CLEVELAND — Once again, Democrats in the U.S. House of Representatives have introduced articles of impeachment against President Trump. This time, they’re charging the president with “incitement of insurrection” in urging his supporters to march on the U.S. Capitol last week. So, what does a second round of impeachment mean for the president and U.S. politics moving forward?
“We have never had a president impeached, twice,” says Case Western Reserve University associate political science professor, Justin Buchler.
It’s never happened before and with less than 2 weeks left in Mr. Trump’s administration, what exactly does that mean?
“Those who favor impeachment are not doing it really to remove President Trump from office, because he will be removed from office anyway,” says Lee Fisher, the Dean of the Marshall School of Law at Cleveland State University.
Experts in political science and constitutional law say that contrary to memes and internet shares, if President Trump is impeached again and convicted, that doesn’t exclude him from running for office again. That would require Congress to hold an additional vote to stipulate that.
“You need the Senate to reconvene for a simple majority vote, on top of the removal vote, which would allow him to be banned from office,” says Christopher Banks, professor of political science at Kent State University.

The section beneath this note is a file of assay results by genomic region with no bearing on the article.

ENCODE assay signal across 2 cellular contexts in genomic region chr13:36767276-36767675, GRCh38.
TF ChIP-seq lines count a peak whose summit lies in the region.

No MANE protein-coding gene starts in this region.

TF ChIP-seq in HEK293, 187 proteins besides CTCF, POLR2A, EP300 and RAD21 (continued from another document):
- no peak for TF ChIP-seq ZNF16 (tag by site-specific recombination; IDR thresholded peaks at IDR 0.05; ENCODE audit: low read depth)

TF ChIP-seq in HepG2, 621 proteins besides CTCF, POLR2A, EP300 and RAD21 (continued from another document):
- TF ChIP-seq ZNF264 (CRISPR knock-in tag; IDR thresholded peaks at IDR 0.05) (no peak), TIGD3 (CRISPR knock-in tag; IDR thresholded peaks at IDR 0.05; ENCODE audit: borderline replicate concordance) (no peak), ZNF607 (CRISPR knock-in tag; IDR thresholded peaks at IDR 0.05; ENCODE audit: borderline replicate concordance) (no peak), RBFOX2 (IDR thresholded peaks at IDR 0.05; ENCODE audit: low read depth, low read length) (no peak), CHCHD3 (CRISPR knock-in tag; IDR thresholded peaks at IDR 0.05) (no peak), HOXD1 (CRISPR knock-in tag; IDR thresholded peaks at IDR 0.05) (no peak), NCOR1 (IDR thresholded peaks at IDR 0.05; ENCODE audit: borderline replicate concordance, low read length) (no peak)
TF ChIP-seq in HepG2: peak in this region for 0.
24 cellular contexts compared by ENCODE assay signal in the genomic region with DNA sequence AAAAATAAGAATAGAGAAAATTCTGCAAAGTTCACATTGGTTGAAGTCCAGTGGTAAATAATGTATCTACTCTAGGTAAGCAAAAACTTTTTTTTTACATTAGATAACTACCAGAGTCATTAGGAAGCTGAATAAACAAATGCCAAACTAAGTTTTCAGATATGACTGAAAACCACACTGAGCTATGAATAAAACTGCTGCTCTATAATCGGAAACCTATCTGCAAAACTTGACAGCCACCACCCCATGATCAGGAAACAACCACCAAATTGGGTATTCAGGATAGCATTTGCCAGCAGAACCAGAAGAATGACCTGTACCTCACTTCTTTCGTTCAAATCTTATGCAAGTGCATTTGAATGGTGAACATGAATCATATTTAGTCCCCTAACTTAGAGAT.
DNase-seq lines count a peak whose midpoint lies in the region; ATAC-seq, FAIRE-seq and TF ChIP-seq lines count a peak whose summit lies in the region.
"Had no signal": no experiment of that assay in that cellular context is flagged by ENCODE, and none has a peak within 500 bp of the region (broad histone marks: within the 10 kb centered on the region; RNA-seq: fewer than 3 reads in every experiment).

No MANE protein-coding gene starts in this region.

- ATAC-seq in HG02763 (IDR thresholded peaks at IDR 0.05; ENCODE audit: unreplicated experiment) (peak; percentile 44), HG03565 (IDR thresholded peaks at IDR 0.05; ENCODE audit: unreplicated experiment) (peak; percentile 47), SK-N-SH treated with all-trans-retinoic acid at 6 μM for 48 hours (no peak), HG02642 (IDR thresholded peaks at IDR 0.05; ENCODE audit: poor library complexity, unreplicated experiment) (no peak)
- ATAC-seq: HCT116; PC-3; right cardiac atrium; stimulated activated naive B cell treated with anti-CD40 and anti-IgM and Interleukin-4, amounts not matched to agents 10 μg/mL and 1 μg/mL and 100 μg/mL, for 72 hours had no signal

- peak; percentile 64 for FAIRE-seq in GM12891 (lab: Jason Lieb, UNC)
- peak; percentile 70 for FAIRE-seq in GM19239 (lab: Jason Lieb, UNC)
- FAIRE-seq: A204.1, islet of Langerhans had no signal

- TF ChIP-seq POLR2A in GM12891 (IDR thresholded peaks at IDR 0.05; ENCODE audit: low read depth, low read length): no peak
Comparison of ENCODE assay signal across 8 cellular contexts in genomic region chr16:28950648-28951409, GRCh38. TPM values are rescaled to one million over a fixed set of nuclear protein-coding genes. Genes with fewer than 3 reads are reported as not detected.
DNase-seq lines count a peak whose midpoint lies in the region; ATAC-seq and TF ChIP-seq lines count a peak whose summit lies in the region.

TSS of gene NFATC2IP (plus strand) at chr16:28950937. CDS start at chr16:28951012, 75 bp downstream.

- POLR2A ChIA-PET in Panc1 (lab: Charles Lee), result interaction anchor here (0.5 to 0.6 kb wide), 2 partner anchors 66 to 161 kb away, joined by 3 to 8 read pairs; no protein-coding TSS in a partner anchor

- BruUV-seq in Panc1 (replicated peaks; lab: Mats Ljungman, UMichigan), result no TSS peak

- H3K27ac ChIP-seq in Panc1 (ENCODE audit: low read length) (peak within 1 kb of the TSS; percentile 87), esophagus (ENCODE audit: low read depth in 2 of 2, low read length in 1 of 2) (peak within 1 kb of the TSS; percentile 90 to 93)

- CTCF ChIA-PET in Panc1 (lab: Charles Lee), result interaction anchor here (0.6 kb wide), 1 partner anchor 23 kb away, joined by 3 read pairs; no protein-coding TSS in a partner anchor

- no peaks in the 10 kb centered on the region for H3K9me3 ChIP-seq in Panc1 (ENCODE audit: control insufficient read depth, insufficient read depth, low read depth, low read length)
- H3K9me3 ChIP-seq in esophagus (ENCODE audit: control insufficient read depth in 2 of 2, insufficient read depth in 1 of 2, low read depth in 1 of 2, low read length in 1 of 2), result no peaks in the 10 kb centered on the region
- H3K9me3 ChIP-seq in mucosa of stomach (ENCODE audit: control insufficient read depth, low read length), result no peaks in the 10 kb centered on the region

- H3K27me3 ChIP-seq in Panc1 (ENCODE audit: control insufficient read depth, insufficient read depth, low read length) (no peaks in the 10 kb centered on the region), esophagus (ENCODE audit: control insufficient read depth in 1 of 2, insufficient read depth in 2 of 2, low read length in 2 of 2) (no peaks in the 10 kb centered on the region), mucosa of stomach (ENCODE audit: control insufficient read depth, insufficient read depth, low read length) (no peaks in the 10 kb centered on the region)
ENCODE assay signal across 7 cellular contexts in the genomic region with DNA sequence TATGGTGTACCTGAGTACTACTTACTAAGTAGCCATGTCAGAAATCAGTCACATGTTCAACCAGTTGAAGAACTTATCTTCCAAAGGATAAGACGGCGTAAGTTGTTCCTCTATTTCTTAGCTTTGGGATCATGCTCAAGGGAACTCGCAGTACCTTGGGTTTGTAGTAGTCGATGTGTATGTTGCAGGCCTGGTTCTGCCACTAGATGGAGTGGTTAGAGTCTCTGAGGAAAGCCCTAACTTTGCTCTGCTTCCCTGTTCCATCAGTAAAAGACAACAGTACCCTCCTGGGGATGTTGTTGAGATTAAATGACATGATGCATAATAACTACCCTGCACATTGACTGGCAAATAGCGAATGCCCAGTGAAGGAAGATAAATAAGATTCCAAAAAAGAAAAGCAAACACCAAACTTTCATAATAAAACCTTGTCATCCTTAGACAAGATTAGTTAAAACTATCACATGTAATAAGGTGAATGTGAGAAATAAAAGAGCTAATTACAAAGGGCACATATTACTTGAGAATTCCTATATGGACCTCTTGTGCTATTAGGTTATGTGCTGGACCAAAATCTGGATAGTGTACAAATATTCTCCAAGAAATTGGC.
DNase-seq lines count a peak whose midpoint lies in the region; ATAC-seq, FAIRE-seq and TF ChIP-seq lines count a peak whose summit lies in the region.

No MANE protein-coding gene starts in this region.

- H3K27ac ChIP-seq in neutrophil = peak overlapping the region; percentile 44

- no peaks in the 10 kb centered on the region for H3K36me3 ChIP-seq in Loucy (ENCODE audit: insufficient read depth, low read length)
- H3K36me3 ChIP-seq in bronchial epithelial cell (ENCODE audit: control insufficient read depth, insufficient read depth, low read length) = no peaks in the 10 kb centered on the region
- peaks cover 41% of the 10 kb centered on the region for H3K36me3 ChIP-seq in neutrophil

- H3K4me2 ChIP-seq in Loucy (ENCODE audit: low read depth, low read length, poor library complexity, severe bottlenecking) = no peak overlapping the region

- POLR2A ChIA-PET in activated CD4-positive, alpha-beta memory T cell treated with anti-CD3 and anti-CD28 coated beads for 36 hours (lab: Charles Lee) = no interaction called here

Other rumors and hearsay circulating say that Mr. Trump could lose his pension or Secret Service detail via impeachment. Again, some of it could happen, but it needs context.
“Under the Former President’s Act, a president is entitled to an office, a staff, a pension and lifetime protection from the Secret Service,” says Fisher. “It’s all funded by the taxpayers once he leaves office. However, if President Trump were to be impeached and convicted, he would not get any of those perks except for one. He’d still be entitled to Secret Service protection for life.”
No matter the potential consequences, all three say impeachment and conviction is a long shot, and it certainly isn't likely before January 20th. However, those introducing it are more concerned with symbolism.
Buchler says, “A lot of this is having a formal determination that what Donald Trump did finally crossed the line.”
“The sole motivation of anyone in office, is to be reelected,” says Banks.
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